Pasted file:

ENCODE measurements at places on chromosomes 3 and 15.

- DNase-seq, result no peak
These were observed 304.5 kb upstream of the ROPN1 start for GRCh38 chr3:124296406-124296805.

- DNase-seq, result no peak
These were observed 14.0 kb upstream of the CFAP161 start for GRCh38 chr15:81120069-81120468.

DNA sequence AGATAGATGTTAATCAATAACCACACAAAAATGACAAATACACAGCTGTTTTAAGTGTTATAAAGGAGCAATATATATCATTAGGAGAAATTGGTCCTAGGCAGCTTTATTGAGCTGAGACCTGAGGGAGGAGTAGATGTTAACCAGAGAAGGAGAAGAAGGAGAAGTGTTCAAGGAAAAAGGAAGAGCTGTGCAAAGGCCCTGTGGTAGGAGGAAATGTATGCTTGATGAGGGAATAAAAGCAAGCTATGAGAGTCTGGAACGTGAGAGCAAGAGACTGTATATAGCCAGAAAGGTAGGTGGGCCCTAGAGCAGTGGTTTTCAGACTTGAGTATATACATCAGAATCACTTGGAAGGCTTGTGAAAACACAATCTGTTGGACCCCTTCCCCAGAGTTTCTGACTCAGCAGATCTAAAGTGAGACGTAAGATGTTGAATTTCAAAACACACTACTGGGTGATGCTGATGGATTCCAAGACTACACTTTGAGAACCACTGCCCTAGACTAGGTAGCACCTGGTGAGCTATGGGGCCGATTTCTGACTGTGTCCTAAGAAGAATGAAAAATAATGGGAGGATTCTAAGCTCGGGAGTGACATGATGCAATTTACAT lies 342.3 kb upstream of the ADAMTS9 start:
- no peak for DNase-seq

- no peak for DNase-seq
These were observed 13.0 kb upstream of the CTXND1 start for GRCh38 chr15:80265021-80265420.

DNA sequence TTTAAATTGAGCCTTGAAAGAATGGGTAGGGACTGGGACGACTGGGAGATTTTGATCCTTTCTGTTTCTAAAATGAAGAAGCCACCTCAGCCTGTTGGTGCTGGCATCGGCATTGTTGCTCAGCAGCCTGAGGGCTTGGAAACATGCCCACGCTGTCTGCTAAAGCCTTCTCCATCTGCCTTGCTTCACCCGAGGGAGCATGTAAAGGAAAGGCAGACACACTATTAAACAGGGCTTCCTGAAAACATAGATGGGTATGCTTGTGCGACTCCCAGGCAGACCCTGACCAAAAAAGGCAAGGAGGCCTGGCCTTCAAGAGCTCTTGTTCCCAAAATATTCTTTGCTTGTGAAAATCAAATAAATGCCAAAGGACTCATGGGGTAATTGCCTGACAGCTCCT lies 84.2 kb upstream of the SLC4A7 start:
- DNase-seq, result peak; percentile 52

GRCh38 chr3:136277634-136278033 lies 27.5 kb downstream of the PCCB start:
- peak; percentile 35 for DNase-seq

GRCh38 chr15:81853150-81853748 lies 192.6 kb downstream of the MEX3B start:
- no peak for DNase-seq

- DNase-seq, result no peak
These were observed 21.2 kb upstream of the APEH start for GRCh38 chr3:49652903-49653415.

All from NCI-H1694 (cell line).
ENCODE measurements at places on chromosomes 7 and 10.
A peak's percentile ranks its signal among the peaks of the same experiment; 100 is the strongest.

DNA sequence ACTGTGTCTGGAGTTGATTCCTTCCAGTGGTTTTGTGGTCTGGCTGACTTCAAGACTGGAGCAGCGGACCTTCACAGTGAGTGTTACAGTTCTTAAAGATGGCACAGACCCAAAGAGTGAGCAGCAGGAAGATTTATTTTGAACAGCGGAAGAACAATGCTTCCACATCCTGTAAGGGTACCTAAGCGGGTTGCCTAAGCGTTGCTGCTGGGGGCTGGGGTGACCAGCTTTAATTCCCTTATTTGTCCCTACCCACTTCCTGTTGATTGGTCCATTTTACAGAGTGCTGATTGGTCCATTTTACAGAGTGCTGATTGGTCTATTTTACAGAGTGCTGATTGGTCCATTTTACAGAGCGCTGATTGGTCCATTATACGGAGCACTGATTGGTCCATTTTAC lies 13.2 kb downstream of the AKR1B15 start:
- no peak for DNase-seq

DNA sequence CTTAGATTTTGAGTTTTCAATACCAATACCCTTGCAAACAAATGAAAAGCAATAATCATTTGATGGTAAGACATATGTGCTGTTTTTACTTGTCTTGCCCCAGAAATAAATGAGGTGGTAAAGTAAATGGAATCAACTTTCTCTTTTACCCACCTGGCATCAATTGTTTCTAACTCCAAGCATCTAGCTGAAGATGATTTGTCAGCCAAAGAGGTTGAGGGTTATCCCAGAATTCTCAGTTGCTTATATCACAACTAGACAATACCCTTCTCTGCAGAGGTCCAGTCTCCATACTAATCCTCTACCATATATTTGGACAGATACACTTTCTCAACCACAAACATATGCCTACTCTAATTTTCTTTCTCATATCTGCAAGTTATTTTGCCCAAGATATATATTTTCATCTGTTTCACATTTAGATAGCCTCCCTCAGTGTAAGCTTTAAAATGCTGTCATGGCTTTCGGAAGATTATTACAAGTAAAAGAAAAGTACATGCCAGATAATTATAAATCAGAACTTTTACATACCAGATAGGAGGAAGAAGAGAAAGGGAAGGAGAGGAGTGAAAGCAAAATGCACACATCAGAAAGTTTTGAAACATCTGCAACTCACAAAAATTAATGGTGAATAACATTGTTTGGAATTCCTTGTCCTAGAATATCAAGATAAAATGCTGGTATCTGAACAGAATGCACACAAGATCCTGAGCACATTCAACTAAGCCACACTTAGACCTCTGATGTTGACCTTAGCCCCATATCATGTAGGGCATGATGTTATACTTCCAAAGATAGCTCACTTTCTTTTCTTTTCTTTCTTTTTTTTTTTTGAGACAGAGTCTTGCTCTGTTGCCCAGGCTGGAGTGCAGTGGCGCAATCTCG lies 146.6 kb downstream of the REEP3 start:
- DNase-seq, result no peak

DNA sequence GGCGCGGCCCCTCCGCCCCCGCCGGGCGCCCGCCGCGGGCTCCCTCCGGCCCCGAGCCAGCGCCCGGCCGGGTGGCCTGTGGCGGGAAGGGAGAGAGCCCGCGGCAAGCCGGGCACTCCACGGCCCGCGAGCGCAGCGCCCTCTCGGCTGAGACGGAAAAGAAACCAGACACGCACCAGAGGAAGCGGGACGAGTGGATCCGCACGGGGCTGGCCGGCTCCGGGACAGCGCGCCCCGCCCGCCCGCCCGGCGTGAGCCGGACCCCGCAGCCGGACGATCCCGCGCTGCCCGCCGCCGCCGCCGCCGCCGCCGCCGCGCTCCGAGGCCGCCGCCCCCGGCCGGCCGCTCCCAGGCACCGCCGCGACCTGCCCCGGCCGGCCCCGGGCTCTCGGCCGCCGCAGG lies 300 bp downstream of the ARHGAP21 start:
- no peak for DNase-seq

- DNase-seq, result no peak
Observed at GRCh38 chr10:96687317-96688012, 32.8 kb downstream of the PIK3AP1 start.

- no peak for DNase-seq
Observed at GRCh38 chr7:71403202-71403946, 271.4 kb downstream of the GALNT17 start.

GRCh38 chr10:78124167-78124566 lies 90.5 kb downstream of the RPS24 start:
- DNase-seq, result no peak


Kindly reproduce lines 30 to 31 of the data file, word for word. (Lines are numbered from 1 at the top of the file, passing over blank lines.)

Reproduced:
Observed at GRCh38 chr7:71403202-71403946, 271.4 kb downstream of the GALNT17 start.

GRCh38 chr10:78124167-78124566 lies 90.5 kb downstream of the RPS24 start: